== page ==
Is this Orwellian? It’s well past 1984, and pianists who’ve steeped themselves in every URTEXT (authentic music edition) known to civilization, are signing on to SKYPE, meeting their students in Alaska, Uganda, Brazil, or even right around the corner. The NEW neighborhood teacher is zoning out on the big screen with a Logitech mini-cam blowing up a keyboard to life-size.
Just yesterday, one of my local East Bay students, who normally sees me in living color at her El Cerrito home, found it convenient to ring in the New Year with a FACETIME LESSON and it worked to our mutual delight.
Irma, who shared her piano beginnings as part of my “Celebrating Adult Piano Students” series, explored the beauty of Schumann’s Little Etude No. 14 in our web-driven exchange: She shaped a melody that threads through a series of broken chords.
I’d say, we accomplished as much or greater on Facetime than if I were present, beside her. The lesson, which was videotaped, will give endless reminders of ways to practice and refine phrasing.
Irma’s back story:
In the her own words:
“I was drawn to piano because I was looking for a new and big challenge. I had given myself a year-long break from the busy life of a lawyer and director of a non-profit organization where 60 hour weeks were the norm. Beside travel I wanted to do something totally different from anything I’d done before. I loved hearing the piano but have had little exposure to any of the fine arts, such as music, painting. I’ve never taken an art class at school (beyond elementary school projects) or at university. I had studied piano for about a year when I was a six or seven. My teacher, Sister Purificacion, a Filipina nun, had a thin ivory stick about the size of a chop stick and used it liberally slapping the back of my hands whenever I hit the wrong note, which was all too often. Learning piano from her was no fun. She was also my first grade teacher and equally mean in the classroom, so my lessons didn’t last very long. I don’t mean to be hating on nuns, but that was my experience with Sister Poo-dee (as her nickname was pronounced). She didn’t turn me off to piano, I just knew I didn’t want a teacher like that.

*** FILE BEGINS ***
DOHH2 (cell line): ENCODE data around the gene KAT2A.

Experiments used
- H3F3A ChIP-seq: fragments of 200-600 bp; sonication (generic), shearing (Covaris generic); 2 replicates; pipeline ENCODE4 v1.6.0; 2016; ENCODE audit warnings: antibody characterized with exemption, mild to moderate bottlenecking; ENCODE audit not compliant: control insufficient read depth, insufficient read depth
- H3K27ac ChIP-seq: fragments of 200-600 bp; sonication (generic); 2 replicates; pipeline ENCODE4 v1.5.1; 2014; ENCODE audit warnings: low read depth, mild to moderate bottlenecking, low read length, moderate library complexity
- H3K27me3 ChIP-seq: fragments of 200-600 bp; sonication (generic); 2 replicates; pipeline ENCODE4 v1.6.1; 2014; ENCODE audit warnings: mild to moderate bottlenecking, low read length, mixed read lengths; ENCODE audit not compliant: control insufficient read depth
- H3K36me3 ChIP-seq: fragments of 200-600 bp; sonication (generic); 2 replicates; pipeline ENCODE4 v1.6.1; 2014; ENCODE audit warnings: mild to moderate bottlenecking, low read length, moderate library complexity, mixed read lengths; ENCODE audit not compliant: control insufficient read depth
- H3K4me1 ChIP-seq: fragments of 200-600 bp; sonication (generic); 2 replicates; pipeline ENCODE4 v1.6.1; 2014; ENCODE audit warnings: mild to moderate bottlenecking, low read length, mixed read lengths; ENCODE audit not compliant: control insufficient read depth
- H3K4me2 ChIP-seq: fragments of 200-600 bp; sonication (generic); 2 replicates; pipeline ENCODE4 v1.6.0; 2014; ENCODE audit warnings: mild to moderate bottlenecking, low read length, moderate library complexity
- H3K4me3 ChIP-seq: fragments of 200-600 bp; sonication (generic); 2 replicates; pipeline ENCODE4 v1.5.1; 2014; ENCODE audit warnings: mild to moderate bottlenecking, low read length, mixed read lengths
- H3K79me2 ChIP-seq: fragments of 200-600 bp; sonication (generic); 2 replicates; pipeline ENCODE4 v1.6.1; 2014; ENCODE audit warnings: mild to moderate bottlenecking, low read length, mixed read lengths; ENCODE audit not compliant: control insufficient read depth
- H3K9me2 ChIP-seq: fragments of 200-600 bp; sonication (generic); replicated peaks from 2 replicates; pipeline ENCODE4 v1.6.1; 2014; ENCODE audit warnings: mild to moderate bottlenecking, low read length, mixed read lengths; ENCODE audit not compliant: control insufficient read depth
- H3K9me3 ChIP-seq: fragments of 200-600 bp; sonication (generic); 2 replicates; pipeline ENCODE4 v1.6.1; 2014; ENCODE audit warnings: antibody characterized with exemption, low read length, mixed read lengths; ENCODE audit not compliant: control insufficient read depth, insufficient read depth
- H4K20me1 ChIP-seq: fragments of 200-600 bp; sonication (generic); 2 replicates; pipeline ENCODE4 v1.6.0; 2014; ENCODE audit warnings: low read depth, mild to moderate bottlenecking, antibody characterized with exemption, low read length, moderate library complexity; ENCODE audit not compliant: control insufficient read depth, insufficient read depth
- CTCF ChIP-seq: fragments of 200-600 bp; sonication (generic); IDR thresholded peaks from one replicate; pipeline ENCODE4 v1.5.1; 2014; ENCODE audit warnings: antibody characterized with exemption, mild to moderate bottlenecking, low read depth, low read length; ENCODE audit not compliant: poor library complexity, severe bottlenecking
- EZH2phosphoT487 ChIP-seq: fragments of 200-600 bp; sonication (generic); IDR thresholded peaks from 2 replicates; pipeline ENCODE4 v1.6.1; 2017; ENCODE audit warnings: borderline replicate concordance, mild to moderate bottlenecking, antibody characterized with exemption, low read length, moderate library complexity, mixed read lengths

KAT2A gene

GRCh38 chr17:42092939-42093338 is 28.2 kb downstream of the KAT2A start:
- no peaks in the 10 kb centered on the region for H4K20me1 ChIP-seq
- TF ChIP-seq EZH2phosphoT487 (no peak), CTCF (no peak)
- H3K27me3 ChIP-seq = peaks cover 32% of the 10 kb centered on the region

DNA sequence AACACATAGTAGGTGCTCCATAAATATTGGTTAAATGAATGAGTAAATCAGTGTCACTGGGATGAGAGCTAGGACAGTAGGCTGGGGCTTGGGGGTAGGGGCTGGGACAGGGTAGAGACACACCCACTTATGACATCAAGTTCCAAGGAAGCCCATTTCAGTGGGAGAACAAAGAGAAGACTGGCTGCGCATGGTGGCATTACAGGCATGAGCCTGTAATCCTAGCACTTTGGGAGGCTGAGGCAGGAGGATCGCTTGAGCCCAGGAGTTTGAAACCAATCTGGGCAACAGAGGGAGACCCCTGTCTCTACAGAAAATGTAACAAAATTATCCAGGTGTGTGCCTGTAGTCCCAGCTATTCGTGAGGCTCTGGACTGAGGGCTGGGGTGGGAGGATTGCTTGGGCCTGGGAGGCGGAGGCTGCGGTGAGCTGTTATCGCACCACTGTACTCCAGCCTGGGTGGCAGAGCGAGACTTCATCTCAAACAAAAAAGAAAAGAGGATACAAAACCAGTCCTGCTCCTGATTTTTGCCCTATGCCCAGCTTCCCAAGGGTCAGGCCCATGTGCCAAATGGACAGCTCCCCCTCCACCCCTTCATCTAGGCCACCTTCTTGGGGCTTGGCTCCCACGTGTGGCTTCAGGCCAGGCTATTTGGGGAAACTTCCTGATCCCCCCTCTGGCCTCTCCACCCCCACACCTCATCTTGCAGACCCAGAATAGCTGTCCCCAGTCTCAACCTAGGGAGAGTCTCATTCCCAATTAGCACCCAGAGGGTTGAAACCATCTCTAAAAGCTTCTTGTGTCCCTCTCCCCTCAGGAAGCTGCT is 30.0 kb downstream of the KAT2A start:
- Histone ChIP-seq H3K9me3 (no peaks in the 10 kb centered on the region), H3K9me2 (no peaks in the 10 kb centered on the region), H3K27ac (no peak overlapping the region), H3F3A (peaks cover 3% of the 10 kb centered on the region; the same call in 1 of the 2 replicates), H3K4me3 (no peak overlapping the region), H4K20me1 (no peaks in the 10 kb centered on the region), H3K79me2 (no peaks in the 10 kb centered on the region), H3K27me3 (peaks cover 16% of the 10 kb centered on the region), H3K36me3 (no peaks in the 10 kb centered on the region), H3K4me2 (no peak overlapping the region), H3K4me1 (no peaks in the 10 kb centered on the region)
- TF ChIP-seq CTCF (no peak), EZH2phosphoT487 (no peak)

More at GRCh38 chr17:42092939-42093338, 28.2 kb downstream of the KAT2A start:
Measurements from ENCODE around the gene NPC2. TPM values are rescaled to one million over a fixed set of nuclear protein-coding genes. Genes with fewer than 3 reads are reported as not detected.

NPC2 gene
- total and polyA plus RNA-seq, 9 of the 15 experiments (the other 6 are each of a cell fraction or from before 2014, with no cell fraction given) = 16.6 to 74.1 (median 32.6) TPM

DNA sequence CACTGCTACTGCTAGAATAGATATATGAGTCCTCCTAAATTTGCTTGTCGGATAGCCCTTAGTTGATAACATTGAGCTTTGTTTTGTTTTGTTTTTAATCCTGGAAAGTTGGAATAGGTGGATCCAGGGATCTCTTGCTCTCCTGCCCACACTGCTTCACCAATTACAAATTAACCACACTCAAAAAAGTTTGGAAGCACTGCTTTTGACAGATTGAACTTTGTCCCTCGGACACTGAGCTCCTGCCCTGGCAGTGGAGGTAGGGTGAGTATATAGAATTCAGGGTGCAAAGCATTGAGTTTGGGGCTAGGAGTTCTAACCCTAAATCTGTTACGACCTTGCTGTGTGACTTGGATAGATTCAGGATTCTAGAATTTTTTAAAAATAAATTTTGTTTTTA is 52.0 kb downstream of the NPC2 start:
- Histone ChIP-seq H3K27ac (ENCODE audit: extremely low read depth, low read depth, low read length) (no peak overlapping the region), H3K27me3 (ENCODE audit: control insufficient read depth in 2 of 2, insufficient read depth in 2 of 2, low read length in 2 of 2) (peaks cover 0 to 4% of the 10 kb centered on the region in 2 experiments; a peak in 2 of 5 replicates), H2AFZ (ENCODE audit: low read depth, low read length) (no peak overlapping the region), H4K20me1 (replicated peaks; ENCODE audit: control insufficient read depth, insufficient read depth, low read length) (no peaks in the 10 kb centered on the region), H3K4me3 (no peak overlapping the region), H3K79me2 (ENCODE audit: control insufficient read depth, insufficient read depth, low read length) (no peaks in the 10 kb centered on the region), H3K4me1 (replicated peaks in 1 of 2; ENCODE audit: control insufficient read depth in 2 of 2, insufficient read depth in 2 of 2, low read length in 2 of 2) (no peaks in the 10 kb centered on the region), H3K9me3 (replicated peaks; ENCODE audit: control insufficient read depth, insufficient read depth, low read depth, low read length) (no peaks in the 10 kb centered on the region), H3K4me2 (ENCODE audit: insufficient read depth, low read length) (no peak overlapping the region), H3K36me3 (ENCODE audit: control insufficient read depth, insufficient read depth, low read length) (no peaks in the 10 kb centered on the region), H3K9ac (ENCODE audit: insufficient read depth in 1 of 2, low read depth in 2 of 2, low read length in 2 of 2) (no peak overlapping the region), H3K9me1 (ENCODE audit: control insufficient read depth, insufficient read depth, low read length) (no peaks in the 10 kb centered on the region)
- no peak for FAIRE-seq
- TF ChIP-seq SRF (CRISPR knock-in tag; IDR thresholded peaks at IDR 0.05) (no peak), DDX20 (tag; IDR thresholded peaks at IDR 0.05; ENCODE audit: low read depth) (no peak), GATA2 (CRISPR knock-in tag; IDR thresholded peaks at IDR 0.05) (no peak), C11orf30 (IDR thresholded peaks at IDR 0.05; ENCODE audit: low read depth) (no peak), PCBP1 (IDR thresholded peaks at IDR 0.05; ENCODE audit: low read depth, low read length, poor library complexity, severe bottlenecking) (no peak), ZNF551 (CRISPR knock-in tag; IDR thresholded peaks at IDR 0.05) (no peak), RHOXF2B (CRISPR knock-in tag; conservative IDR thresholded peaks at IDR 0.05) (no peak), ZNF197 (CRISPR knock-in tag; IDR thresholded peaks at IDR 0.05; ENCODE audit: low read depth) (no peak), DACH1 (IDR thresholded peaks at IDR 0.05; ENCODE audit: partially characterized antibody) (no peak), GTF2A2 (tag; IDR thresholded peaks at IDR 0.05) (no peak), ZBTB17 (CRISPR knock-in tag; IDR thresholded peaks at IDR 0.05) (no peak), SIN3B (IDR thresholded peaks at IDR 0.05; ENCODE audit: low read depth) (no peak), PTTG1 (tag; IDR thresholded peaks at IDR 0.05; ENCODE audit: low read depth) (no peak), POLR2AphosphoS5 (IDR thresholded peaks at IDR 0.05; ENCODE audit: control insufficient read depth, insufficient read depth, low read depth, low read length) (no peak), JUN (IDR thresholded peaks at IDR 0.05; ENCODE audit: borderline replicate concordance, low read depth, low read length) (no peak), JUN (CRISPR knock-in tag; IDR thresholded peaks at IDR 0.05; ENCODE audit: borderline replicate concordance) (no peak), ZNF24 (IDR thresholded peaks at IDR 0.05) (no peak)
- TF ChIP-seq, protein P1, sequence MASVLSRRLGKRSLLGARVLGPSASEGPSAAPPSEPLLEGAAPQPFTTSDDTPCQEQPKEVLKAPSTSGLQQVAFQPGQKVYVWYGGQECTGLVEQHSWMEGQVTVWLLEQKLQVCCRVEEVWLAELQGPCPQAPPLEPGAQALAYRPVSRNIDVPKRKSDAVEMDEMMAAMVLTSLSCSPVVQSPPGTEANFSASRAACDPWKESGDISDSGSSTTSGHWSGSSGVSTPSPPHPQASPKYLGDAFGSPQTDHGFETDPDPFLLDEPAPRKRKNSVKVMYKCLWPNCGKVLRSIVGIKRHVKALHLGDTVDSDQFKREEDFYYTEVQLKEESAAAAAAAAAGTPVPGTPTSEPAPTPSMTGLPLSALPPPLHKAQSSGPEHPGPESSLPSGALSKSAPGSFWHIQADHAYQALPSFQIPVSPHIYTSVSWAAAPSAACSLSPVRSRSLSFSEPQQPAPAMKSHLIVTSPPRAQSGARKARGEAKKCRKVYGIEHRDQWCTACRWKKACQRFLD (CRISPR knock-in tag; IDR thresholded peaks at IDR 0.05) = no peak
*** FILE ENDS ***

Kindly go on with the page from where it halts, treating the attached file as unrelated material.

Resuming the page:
“I would like to understand music theory, and above all I’d like to learn to play pieces with some level of competency and appreciation for the flow and beauty of the piece. I’d like someday to look at a piece of sheet music and have the sounds play in my head just the way letters immediately have meaning as words form in my mind when I see them on the printed page, or conversely how words flow easily from my mind on the page when I have a pen in hand or am sitting at my computer keyboard. I feel very challenged as a student, and I think of piano as a difficult language I’d like to speak. I’ve loved the study of languages and value that I am a multilingual person. Sometimes I am surprised that I am still taking lessons because I have progressed very slowly. On occasion I have a great epiphany about something that I’ve learned, which I find absolutely thrilling, and then weeks later I don’t recall the great revelation I about some aspect of music theory, or some glimmer of understanding about how a piece was put together by a composer.
“Studying piano has been one of the most challenging learning experiences, way more difficult than studying law. Of course the major difference was that in law school I studied hours and hours each day, and I devote little time to practicing, although I am being more conscientious of late recognizing that I can’t improve if I don’t put in the time. Like most people I gravitate to that which comes easy or where I can succeed, so sometimes I am surprised that I’ve stuck with piano, because my advances are minimal and I am only too aware of my challenges in executing any pieces. My wrists are too stiff, I can’t judge the sense of proportionality of note values with accuracy when I play, and I stare long and hard before I know what notes I’m supposed to play. Sight reading is challenging. And sometime when my piano teacher explains something I feel like a foreigner listening to a native speaker and wishing I was getting all that she is telling me. I hear the words but I don’t always get the meaning or know the answer.”
Irma’s New Year’s Resolution is to practice conscientiously each day; listen attentively; breathe in and out of phrases; and be at ONE with the music. Above all she will be patient and self-accepting as she baby-steps her way through each new piece.